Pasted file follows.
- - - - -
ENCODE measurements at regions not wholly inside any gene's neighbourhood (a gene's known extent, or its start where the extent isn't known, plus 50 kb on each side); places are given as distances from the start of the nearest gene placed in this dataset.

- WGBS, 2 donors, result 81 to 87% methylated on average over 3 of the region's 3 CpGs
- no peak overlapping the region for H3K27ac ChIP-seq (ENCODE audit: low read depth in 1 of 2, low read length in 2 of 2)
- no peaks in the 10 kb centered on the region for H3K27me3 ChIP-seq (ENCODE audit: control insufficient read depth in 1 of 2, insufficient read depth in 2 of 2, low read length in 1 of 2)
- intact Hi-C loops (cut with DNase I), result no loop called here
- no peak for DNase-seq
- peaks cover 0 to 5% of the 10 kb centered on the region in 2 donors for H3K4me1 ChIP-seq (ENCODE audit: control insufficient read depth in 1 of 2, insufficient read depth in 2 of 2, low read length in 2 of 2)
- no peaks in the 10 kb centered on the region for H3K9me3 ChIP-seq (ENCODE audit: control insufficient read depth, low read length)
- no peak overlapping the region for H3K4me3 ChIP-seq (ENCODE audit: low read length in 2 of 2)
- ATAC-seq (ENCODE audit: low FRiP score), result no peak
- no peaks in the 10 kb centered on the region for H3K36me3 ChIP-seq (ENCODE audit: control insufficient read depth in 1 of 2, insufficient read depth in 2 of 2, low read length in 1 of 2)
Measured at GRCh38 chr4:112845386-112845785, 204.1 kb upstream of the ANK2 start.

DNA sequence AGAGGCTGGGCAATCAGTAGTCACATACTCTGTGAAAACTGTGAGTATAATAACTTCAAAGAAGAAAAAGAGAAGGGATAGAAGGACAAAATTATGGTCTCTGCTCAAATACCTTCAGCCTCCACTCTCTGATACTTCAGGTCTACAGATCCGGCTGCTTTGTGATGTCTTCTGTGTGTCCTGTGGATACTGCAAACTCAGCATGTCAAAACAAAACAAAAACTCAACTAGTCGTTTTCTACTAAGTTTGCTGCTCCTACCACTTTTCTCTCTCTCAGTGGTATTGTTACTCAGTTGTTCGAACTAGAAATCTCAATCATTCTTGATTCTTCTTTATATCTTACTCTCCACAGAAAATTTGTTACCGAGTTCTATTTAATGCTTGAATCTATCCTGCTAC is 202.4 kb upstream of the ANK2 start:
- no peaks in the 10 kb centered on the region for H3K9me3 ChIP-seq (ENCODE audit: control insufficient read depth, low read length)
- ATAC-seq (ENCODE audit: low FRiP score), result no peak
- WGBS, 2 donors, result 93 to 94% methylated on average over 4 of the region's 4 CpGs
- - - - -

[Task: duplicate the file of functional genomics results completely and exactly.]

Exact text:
ENCODE measurements at regions not wholly inside any gene's neighbourhood (a gene's known extent, or its start where the extent isn't known, plus 50 kb on each side); places are given as distances from the start of the nearest gene placed in this dataset.

- WGBS, 2 donors, result 81 to 87% methylated on average over 3 of the region's 3 CpGs
- no peak overlapping the region for H3K27ac ChIP-seq (ENCODE audit: low read depth in 1 of 2, low read length in 2 of 2)
- no peaks in the 10 kb centered on the region for H3K27me3 ChIP-seq (ENCODE audit: control insufficient read depth in 1 of 2, insufficient read depth in 2 of 2, low read length in 1 of 2)
- intact Hi-C loops (cut with DNase I), result no loop called here
- no peak for DNase-seq
- peaks cover 0 to 5% of the 10 kb centered on the region in 2 donors for H3K4me1 ChIP-seq (ENCODE audit: control insufficient read depth in 1 of 2, insufficient read depth in 2 of 2, low read length in 2 of 2)
- no peaks in the 10 kb centered on the region for H3K9me3 ChIP-seq (ENCODE audit: control insufficient read depth, low read length)
- no peak overlapping the region for H3K4me3 ChIP-seq (ENCODE audit: low read length in 2 of 2)
- ATAC-seq (ENCODE audit: low FRiP score), result no peak
- no peaks in the 10 kb centered on the region for H3K36me3 ChIP-seq (ENCODE audit: control insufficient read depth in 1 of 2, insufficient read depth in 2 of 2, low read length in 1 of 2)
Measured at GRCh38 chr4:112845386-112845785, 204.1 kb upstream of the ANK2 start.

DNA sequence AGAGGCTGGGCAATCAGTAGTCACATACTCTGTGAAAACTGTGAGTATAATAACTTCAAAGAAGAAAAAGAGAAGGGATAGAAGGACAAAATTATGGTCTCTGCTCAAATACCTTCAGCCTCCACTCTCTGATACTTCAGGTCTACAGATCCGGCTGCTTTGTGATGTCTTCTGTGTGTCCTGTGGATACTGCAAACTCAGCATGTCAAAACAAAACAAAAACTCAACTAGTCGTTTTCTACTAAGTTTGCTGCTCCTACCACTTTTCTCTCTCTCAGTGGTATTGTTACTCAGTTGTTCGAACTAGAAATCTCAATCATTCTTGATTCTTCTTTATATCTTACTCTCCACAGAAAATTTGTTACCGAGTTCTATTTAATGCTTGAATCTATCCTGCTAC is 202.4 kb upstream of the ANK2 start:
- no peaks in the 10 kb centered on the region for H3K9me3 ChIP-seq (ENCODE audit: control insufficient read depth, low read length)
- ATAC-seq (ENCODE audit: low FRiP score), result no peak
- WGBS, 2 donors, result 93 to 94% methylated on average over 4 of the region's 4 CpGs